|Issue #41 • September/October, 1996|
One of the tricks of successful education is the “exceptional teacher’s” ability to make the process fun. When a parent takes over the teacher’s job in the home, it is sometimes disastrous for both parent and student. The parent’s intentions are good, but the part that gets lost is the fun.
The banking game described here can provide the fun and also accomplish the following teaching objectives:
- Improving basic math.
- Instilling organizational skills and neatness.
- Learning real banking methods.
- Encouraging saving money.
Along with these benefits, the program provides an opportunity for positive parent-child interaction during the educational process.
To get started, you need the following materials: several unused checkbooks, some deposit and withdrawal slips, a little “white-out” on an old bank statement, and two large piggy banks with enlarged holes for “ease of transaction.”
At the ages of seven and ten, I introduced my children to the world of banking by opening the “Children’s Bank and Trust Company,” appointing myself Teller. Each child was given a stack of withdrawal slips, a new checkbook (with deposit slips), and a brand-new, simulated-leather checkbook cover. My only other contribution was a beginning balance of $5.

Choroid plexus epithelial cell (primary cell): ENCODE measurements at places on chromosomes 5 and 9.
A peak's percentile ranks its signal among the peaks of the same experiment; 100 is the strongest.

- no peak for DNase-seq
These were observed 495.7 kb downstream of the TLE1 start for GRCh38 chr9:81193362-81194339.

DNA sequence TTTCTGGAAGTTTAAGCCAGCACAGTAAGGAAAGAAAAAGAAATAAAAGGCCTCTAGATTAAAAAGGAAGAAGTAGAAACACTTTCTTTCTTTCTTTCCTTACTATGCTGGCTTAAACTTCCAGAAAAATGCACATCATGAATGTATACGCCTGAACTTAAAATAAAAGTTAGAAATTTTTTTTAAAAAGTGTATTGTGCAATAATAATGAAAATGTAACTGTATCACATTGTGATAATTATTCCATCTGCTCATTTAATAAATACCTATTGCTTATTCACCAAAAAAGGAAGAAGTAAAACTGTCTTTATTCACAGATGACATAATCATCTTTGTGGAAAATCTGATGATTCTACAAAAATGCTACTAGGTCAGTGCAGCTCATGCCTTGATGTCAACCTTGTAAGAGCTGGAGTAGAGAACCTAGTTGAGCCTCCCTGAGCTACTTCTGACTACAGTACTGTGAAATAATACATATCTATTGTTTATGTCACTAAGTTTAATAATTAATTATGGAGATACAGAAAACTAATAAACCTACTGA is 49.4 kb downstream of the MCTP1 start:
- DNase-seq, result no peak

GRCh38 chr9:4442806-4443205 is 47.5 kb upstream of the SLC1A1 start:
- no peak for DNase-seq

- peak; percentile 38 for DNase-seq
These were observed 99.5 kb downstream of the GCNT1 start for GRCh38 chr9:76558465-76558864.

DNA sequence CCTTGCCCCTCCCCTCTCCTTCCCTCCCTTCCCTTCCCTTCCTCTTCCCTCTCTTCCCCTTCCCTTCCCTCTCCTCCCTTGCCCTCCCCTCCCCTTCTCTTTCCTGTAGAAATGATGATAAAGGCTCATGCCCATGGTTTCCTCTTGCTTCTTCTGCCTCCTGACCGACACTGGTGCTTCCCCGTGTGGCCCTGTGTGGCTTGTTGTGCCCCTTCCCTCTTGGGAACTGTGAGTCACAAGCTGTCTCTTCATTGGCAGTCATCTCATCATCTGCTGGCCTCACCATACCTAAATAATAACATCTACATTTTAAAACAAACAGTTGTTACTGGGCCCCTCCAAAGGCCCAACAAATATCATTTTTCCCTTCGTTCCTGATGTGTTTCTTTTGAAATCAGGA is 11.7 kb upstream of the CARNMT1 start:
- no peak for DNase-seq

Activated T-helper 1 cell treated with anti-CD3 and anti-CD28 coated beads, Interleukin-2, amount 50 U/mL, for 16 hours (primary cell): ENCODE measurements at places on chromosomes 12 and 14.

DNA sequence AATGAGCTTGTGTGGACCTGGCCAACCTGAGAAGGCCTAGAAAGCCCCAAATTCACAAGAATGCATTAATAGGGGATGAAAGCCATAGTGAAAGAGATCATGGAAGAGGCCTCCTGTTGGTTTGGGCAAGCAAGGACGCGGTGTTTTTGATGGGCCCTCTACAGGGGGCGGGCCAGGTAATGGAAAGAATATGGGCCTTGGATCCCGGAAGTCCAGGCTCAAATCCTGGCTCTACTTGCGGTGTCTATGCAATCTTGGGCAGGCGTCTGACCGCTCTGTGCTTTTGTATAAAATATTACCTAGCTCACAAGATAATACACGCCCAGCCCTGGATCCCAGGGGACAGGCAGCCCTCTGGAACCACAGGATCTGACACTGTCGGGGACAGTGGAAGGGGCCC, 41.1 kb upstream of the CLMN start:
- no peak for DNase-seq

It was explained to the children that the initial deposit belonged to them, but therefter, each transaction, whether a deposit (put-in) or withdrawal (take-out), must be accomplished according to the rules of the bank. They practiced writing checks for different amounts and developed the skill of writing numbers in longhand. Addition and subtraction were used to complete the stubs, and instructions were given on how to deposit and withdraw money. Each time a child put money in the bank—or took some out—it was via a deposit or withdrawal slip. If they borrowed cash from other family members, we received a check, and the money was removed from the bank.
All transaction slips were kept inside the pig, and at the end of each month, there was an accounting. For this procedure, an old bank statement was used, by obliterating other transactions with white-out. We made photocopies of this blanked-out statement, and we used these sheets to tally up what the children had done. Following a real bank’s format, we carefully filled out the statement with deposits and withdrawals.
Cancelled checks and deposit slips were balanced and checked with the stubs in their checkbooks. The children rarely balanced, but we always had fun hunting for and solving mistakes.
Because we were a “small and newly opened bank,” we had no interest (which might be excellent for older children). We also had no bank charges. The children thought this more than fair.
In the beginning, we had many “closed accounts” due to “insufficient funds,” and after a few months we included a stiff fine for bouncing checks (one dollar). This dollar went to the salary of the Teller. The entire process was kept simple, and in a short time, the childen learned banking concepts, and their math skills were greatly improved. The children discovered the importance of neatness, since many mistakes were due to illegible numbers.
We kept up the game for many years. The children became “board members,” and they enacted and repealed many by-laws for their bank. Some worked, some were enough to bring in the FBI. Their savings grew as it became an embarrassment to “bounce a check.” When they began to demand interest, I turned them over to Alice, the teller at my real bank.